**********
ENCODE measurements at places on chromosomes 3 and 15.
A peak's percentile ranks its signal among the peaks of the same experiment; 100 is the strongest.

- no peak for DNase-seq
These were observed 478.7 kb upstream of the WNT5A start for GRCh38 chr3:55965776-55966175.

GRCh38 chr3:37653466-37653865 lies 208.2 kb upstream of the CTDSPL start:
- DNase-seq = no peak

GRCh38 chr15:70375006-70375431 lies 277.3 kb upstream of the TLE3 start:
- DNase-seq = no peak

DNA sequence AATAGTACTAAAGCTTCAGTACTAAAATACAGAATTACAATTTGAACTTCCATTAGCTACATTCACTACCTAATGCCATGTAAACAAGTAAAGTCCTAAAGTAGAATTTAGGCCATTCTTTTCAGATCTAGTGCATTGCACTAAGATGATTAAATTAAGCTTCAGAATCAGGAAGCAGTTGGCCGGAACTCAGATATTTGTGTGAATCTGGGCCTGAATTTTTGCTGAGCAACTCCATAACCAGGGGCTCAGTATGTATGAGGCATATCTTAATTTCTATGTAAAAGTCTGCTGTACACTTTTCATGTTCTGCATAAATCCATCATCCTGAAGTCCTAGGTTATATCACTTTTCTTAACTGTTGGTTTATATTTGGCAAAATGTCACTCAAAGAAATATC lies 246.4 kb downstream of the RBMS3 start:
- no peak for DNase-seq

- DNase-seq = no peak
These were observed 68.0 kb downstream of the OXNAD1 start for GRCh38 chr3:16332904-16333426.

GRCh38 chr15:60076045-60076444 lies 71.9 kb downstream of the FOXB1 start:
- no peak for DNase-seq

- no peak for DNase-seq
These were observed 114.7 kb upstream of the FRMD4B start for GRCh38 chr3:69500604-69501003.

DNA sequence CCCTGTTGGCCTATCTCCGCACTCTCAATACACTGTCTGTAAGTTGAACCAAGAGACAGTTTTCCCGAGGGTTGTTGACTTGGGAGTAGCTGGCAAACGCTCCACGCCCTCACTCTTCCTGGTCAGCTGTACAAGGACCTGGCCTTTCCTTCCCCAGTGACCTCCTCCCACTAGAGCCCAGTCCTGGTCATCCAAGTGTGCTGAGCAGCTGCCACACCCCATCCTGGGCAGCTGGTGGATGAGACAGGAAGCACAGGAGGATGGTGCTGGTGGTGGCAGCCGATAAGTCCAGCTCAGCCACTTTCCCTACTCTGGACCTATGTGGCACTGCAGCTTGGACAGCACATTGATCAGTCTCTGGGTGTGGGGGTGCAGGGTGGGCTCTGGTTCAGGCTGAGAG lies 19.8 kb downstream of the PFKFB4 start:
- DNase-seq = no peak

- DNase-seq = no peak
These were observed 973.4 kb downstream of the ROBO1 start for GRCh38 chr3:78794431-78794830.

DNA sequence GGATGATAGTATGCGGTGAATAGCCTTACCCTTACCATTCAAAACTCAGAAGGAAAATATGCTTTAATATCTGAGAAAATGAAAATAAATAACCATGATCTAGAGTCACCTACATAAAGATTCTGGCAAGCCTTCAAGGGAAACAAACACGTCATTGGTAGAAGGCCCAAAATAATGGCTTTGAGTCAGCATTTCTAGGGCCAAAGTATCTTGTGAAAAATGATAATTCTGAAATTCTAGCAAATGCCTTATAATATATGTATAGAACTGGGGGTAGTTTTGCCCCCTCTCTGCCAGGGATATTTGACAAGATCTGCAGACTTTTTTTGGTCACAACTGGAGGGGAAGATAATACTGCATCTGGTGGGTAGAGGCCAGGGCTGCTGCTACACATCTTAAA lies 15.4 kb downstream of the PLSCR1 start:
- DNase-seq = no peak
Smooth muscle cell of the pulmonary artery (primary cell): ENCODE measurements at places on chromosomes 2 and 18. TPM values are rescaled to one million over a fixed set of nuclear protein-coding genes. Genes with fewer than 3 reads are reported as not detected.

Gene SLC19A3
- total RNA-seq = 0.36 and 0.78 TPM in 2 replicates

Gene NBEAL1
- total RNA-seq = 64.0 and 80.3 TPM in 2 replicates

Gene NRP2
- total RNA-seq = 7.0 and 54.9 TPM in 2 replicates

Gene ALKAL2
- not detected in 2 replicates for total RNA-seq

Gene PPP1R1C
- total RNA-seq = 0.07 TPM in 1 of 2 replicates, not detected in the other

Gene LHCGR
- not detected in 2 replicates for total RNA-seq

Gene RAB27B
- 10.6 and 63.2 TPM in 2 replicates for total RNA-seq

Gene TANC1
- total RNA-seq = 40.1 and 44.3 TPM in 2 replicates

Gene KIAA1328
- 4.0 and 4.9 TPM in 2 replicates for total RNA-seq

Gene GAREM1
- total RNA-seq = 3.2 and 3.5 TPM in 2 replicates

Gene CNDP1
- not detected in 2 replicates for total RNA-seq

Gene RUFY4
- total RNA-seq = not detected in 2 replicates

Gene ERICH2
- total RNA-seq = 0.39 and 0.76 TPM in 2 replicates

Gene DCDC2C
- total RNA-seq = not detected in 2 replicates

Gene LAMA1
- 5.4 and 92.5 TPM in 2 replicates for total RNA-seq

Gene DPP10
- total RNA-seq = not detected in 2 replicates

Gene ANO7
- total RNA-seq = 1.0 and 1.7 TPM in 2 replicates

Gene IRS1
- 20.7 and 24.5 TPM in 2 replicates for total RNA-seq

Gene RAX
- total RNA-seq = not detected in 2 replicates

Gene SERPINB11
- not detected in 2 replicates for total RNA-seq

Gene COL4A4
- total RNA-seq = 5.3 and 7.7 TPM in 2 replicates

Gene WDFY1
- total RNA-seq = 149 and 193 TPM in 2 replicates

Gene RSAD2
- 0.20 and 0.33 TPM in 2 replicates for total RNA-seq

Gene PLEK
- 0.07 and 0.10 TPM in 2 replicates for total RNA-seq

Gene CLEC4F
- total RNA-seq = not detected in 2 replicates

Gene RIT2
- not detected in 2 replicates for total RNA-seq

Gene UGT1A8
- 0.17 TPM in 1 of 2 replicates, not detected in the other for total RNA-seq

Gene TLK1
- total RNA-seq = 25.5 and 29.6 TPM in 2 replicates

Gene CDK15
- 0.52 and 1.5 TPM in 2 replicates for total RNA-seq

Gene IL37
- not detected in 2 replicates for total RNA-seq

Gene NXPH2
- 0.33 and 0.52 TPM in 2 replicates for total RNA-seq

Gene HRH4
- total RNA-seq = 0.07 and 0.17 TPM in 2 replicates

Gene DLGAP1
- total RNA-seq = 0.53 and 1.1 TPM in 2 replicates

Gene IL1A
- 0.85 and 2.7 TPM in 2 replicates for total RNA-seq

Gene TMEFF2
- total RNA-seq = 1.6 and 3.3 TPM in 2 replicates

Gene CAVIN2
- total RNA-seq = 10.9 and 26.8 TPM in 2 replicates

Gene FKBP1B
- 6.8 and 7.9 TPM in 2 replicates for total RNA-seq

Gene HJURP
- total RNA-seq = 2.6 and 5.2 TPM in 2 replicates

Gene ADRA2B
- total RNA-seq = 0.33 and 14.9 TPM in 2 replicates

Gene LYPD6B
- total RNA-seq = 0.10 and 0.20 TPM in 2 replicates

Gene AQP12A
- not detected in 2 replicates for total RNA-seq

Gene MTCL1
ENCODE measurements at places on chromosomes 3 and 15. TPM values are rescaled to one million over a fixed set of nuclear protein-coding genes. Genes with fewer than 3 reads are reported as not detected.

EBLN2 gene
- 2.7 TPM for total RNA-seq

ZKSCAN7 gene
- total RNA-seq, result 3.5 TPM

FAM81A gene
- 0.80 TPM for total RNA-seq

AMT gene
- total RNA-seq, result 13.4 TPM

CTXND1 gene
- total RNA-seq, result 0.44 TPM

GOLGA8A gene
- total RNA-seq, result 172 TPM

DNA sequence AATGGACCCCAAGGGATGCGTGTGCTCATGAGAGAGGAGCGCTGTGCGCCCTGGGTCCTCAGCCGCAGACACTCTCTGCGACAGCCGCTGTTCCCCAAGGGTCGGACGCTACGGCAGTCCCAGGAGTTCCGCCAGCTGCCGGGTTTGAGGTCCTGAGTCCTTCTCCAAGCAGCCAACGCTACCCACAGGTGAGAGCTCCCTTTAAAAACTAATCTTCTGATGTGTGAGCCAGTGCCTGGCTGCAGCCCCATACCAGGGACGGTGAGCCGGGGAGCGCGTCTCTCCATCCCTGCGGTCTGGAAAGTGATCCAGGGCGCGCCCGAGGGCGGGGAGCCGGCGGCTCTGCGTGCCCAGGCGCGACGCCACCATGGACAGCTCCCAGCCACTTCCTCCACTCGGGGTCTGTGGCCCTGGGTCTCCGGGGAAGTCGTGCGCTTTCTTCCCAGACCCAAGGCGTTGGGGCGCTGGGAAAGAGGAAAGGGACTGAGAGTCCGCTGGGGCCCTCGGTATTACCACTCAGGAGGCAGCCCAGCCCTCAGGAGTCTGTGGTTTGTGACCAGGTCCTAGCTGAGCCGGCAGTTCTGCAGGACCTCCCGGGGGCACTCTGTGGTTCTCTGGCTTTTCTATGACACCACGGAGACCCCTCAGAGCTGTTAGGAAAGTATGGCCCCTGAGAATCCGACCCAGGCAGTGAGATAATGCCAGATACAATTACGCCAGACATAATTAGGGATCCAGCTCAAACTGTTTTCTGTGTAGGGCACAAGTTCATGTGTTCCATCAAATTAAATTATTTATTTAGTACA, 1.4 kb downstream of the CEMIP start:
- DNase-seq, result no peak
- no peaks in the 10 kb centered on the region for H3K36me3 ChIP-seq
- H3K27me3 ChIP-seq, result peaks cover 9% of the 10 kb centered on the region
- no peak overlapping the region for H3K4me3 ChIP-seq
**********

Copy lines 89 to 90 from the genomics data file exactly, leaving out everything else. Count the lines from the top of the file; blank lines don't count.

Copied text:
- total RNA-seq = 0.53 and 1.1 TPM in 2 replicates

Gene IL1A